188.8.131.52 Populism in Democracies
Populist politicians exploit people who feel that life has not treated them fairly, by turning them against the political establishment
Politicians in a democracy need people’s votes to gain or retain power. This pressure on them affects their interactions with the public, sometimes leading to dishonest manoeuvrings to win easy popularity – as described later (6.4.2). And people who are discontented are easy prey for politicians seeking power.
As Robert Reich observed, discontent can be either economic or cultural in origin:
● He describes economic populism as “the key”. “The biggest change over the last three decades — the change lurking behind the insecurities and resentments of the working middle class …has directly to do with a huge shift in the distribution of income and wealth.” The distortions in the way that wealth is shared have been commented on previously here (3.5.6).
● He wrote that “cultural populism’s underlying political agenda is white male Christian nationalism. It aims to resurrect the social and racial hierarchy that dominated American life before the 1960s. …Yet the Republicans’ cultural populism is bogus.”
Reich’s view is that economic inequality is the root cause of much American discontent, but Republicans focus on the status anxiety of those who lost their jobs – who want to blame someone for their plight (184.108.40.206). It is attractive for wealthy donors to support a party which diverts attention away from the real causes of discontent.
Cas Mudde defined populism as representing “the pure people” in opposition to “the corrupt elite.” Anti-establishment sentiments on both left and right have recently played a part politics on both sides of the Atlantic:
● Francis Fukuyama’s article about the 2016 election, American Political Decay or Renewal?, noted that “large numbers of voters on both sides of the spectrum have risen up against what they see as a corrupt, self-dealing Establishment, turning to radical outsiders in the hopes of a purifying cleanse”. Bernie Sanders campaigned on the left against economic inequality. Donald Trump on the right promised to “drain the swamp” of “big donors and special interests” in Washington (although a 2018 Recording Shows That the Swamp Has Not Been Drained).
● Alberto Alemanno’s article in 2018, How Italy’s Five Star Movement could redefine populism, reported that “Italians turned their back on mainstream political forces and opted instead for two very different anti-establishment parties, the Five Star Movement and the League (formerly the Northern League)”.
Populist politicians feed on reactionary discontent with recent changes, as described earlier (220.127.116.11). When people feel that they have nothing to lose, it is unsurprising that they are willing to overthrow the entire political system. As described in an RSA article, Populism is growing because more people than you think want chaos. This was vividly illustrated in the storming of the US Capitol building in Washington in January 2021, by supporters of Donald Trump wanting to overthrow the results of an election that they had just lost. That was a moment when the future of America’s democracy seemed to be in the balance.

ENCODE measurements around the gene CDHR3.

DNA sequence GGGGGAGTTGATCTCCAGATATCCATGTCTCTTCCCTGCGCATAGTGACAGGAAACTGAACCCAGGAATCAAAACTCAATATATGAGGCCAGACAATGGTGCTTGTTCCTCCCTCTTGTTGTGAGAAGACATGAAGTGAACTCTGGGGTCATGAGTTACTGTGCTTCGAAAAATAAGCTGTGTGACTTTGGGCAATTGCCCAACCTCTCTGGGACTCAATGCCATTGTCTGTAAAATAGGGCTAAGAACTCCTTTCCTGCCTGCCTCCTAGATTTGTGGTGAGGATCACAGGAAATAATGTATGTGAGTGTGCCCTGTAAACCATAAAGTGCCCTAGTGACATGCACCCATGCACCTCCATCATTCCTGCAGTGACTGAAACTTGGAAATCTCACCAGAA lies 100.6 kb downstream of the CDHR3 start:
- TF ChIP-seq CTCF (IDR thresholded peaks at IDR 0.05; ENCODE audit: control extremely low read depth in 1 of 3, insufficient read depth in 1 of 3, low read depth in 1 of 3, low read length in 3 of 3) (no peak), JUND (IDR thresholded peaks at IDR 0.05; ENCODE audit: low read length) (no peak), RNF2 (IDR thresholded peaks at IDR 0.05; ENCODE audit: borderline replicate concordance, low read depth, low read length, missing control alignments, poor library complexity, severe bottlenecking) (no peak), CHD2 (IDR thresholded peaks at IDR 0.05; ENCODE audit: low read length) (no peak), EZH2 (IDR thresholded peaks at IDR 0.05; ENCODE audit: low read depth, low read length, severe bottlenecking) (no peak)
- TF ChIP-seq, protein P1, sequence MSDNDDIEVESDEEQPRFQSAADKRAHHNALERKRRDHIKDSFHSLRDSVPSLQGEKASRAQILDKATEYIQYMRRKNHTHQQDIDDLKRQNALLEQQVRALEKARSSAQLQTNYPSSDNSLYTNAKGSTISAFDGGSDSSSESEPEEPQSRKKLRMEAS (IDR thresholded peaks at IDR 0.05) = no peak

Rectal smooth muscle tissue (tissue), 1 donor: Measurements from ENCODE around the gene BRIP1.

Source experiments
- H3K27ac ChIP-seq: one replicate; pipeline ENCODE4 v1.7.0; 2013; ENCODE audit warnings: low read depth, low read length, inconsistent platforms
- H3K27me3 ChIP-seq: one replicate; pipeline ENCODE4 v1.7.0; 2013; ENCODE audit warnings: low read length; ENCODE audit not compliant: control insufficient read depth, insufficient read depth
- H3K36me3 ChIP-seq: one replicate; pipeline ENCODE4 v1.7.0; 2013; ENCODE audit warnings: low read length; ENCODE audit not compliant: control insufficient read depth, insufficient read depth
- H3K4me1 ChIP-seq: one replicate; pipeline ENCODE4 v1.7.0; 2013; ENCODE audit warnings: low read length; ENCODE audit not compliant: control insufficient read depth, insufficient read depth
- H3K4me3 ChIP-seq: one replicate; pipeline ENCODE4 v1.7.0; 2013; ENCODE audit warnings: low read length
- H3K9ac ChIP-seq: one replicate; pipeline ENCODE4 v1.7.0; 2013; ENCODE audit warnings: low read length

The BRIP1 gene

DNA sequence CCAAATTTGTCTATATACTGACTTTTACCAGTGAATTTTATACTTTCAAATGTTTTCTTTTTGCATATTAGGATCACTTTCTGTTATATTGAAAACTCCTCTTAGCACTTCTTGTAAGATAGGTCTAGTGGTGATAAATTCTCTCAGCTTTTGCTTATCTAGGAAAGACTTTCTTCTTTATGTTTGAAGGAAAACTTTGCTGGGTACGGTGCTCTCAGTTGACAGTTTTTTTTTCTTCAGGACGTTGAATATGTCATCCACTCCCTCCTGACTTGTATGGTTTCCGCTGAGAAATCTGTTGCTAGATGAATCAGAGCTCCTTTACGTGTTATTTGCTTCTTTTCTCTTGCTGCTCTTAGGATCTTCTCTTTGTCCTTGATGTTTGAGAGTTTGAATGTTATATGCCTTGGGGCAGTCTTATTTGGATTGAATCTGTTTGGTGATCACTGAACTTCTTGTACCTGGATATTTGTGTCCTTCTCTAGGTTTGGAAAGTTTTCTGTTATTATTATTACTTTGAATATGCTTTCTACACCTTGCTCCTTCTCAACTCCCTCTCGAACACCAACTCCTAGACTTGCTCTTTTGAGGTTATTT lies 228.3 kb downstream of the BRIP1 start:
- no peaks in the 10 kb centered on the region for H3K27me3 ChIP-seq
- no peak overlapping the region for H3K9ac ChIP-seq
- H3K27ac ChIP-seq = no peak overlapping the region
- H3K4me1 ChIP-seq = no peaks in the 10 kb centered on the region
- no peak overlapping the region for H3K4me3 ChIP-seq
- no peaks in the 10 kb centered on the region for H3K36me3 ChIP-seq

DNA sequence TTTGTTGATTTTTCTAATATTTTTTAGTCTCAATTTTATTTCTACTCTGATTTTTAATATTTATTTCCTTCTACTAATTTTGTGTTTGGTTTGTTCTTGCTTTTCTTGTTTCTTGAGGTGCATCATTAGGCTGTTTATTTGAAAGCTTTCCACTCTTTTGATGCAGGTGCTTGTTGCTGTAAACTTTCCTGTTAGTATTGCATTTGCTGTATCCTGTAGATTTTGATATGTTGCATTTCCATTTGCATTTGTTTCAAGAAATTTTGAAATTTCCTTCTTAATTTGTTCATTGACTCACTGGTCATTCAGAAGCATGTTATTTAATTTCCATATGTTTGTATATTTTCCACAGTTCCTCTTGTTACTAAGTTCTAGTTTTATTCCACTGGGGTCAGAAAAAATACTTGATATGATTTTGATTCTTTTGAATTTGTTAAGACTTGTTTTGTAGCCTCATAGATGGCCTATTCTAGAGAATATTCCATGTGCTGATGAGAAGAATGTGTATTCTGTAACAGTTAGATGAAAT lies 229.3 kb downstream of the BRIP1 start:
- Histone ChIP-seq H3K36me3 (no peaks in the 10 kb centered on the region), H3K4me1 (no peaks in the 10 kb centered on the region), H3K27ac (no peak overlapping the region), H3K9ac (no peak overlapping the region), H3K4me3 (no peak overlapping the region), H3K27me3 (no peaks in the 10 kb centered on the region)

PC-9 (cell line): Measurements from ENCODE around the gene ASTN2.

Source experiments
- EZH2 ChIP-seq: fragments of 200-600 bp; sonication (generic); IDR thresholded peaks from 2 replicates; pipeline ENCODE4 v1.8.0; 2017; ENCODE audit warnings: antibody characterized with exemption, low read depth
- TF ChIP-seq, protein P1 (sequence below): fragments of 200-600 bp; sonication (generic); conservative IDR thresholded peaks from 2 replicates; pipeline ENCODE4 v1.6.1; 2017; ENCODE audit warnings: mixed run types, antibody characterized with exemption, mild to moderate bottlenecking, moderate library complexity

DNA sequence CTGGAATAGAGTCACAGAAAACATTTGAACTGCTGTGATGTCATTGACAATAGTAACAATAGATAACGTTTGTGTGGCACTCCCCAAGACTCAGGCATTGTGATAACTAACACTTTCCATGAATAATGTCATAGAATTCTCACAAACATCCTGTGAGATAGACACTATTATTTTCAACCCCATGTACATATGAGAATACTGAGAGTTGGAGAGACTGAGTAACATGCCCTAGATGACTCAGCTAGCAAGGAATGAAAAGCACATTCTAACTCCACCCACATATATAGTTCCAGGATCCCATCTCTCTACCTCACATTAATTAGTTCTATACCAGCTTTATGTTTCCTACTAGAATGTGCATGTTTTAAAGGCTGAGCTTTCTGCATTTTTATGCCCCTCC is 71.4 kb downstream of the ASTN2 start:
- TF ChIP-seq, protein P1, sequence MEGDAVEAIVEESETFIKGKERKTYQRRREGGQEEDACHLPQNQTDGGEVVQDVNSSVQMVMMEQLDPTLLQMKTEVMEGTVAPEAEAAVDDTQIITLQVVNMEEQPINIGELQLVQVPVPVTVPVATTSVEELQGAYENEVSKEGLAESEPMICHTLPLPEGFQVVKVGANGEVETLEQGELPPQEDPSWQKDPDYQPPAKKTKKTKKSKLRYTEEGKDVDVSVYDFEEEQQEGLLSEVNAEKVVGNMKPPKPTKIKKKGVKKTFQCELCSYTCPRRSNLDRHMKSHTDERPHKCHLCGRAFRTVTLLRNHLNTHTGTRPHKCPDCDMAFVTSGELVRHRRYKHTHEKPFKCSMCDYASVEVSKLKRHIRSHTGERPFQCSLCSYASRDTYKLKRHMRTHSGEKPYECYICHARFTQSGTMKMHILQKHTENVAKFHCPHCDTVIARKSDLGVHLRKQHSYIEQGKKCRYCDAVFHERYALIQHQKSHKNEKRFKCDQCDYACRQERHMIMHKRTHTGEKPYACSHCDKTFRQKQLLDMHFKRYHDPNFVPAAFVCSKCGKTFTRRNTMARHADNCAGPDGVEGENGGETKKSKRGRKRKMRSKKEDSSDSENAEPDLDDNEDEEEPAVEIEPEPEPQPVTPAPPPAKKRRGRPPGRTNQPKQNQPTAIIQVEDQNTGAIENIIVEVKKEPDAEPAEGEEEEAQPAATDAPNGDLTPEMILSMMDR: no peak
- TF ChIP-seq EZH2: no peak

In this recent American example, democracy ultimately triumphed: the election result was upheld, and the political system started to recover. There have been instances, though, of populism leading to a retreat from democracy into a form of authoritarianism. The following diagram illustrates the different directions that it can take:
The diagram shows that either left-wing or right-wing populism might simply result in a failure to win the next election, and a return to normal democratic politics, as was the case when the centrist Joe Biden won in 2020 – but either kind of populism can lead to a collapse of democracy and an authoritarian form of government.
Left-wing populist politicians offer socialist solutions (18.104.22.168), based on a Marxist view that capitalism is the enemy of the people. This approach is rarely popular, possibly because of anti-communist sentiment in many western democracies. Communism is seen as a failed system that lost the Cold War. The following recent examples illustrate different left-wing outcomes:
● As Greg Grandin described, Hugo Chavez initially became popular in Venezuela by offering generous welfare benefits. These later became unaffordable, due to low oil prices and economic sanctions. He became repressive. The Economist has referred to “the authoritarian regime of Nicolás Maduro” when describing his successor.
● Syriza, a left-wing populist party in Greece, won an election by exploiting public resentment about austerity imposed by the EU – but it was voted out when it failed to deliver on its promises.
Right-wing authoritarian populism has become widespread in recent years, as described in the following sub-section (22.214.171.124). The political parties concerned have not yet won power in most cases, so the democracies have survived there (although the threat remains), but a few can now more accurately be described as partially authoritarian (126.96.36.199).
This page is intended to form part of Edition 4 of the Patterns of Power series of books. An archived copy of it is held at https://www.patternsofpower.org/edition04/6325b.htm.